Don’t you love it when inspiration strikes? I was preparing for Sally’s snippet workshop and, quite frankly, I wasn’t all that excited about it. I wanted to learn the technique and thought that the sample quilt was great but I didn’t want to just make a quilt like all of the others in the class…..in retrospect, I shouldn’t have worried about that as there were LOTS of people with equal and better inspirations!!
and knew that I had found my niche.
When I was thinking about snippets, I was imagining small bits of fabric, probably a 1/4 inch in size….boy was I wrong!! Sally encouraged us to keep on cutting until the pieces were super tiny….almost dust like in some cases.
She was a master of snippet cutting as evidenced by this VIDEO…..
After this demonstration of her cutting dexterity, we all returned to our stations and started madly cutting fabrics. I found it a bit disconcerting to have my hands in the way when the first cuts were being made (probably because I already bear the scars from errant rotary cutter blades) so I developed the technique of using a plastic “credit card” to hold the fabrics in place while I made the first cuts…..
The plastic cards were actually part of the supply list and were invaluable for scraping the bits into piles so that more slicing could be done…..
After we all had many piles of confetti fabrics, we started placing them on our backing and batting, trying to emulate the photo that we had chosen. At this point, my creative process started breaking down!!…..
Sally showed us a few things that I really liked, including adding small snips of threads to define the smaller branches.
When I had “finished” my designing, Sally placed a piece of light brown netting over the snippets and we pinned and pinned and pinned until the entire piece was held together enough to get it home.
The next step in the process is to cover the snippet areas with meander quilting to hold the layers together. That part went well, although my clothes were covered with little bits of yellow when I finished. Next I worked on the tree trunk and that ended up being the only part of the piece that I really like…..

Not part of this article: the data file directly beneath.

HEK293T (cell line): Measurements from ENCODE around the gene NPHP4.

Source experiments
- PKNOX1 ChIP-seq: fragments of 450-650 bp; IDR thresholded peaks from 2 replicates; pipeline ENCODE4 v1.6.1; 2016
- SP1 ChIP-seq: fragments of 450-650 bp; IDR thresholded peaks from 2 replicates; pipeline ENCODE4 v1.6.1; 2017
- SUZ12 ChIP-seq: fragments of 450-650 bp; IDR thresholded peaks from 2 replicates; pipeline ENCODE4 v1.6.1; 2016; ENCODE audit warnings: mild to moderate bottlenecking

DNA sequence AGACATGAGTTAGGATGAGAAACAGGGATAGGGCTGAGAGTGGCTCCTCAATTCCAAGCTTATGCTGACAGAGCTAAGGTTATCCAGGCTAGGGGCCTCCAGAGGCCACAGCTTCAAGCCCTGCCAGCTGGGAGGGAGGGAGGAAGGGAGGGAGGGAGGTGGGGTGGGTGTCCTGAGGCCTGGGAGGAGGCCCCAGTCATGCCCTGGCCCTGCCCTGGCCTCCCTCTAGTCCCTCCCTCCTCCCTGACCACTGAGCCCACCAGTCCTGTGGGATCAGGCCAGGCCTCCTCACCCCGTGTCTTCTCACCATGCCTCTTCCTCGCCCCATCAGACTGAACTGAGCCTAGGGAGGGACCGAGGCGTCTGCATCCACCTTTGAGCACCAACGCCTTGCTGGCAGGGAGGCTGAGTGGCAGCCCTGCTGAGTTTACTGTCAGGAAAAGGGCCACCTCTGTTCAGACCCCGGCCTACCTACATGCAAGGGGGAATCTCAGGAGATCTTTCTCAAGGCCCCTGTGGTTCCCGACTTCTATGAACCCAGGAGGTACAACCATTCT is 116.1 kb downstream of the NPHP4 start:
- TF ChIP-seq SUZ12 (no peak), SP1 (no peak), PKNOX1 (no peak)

I used a grey Tsukineko marker to add some interest to the plain grey fabric and then added more interest with the quilting.
At this point, I decided that I wasn’t really interested in finishing the project….
Since leaving it, I have thought about what I liked and didn’t like about it. Firstly, I should have just used a solid piece of blue fabric for the sky rather than trying to achieve it with confetti. When I look at the inspiration photo, I realize that I have WAY TOO MANY “leaves” and not enough sky behind them. I think that this happened because I was paranoid about covering every inch of the batting.
I also can see that my tree trunks are not the right size or at the correct angle for the perspective. I think that if I had been working on it at home, I would have spent more time and kept working it (or started over) until I got it looking the way that I want. As it was, we had to pack up and get out of the room so I just finished it where it was.
I really do like this technique and can see using it to depict water, especially when I think about the shiny bits that I can add to it to achieve the sparkle of moving water.
I also learned something about myself……when I am in a classroom setting, I become very shy and uncertain about my work, but when I am in my studio, I am willing to tackle almost anything even though I know that it might fail. I guess that I simply dont want to fail in front of others!!
In the final analysis, I am glad that I took the class and really enjoyed Sally Manke’s teaching style. She was open with her comments and suggestions if you wanted them but also let people travel their own paths.
I cant wait to see it finished!!!